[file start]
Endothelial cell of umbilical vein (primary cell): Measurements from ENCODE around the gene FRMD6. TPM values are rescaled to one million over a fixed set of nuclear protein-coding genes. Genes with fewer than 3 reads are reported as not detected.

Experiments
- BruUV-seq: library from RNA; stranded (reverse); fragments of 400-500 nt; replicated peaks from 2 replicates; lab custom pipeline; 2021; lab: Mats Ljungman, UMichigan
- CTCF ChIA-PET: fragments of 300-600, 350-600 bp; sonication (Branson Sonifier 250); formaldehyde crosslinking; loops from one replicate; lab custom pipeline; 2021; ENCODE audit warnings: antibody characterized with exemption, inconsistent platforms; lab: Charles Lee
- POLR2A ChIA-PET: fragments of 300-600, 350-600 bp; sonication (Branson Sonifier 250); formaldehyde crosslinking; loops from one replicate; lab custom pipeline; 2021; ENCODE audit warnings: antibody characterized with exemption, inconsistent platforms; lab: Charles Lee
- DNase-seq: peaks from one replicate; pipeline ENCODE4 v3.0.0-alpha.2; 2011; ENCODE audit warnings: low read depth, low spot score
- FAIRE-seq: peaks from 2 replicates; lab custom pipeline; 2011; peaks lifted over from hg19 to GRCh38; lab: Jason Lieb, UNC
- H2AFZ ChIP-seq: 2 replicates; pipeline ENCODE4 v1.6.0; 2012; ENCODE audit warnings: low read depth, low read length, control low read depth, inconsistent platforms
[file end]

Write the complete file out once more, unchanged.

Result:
Endothelial cell of umbilical vein (primary cell): Measurements from ENCODE around the gene FRMD6. TPM values are rescaled to one million over a fixed set of nuclear protein-coding genes. Genes with fewer than 3 reads are reported as not detected.

Experiments
- BruUV-seq: library from RNA; stranded (reverse); fragments of 400-500 nt; replicated peaks from 2 replicates; lab custom pipeline; 2021; lab: Mats Ljungman, UMichigan
- CTCF ChIA-PET: fragments of 300-600, 350-600 bp; sonication (Branson Sonifier 250); formaldehyde crosslinking; loops from one replicate; lab custom pipeline; 2021; ENCODE audit warnings: antibody characterized with exemption, inconsistent platforms; lab: Charles Lee
- POLR2A ChIA-PET: fragments of 300-600, 350-600 bp; sonication (Branson Sonifier 250); formaldehyde crosslinking; loops from one replicate; lab custom pipeline; 2021; ENCODE audit warnings: antibody characterized with exemption, inconsistent platforms; lab: Charles Lee
- DNase-seq: peaks from one replicate; pipeline ENCODE4 v3.0.0-alpha.2; 2011; ENCODE audit warnings: low read depth, low spot score
- FAIRE-seq: peaks from 2 replicates; lab custom pipeline; 2011; peaks lifted over from hg19 to GRCh38; lab: Jason Lieb, UNC
- H2AFZ ChIP-seq: 2 replicates; pipeline ENCODE4 v1.6.0; 2012; ENCODE audit warnings: low read depth, low read length, control low read depth, inconsistent platforms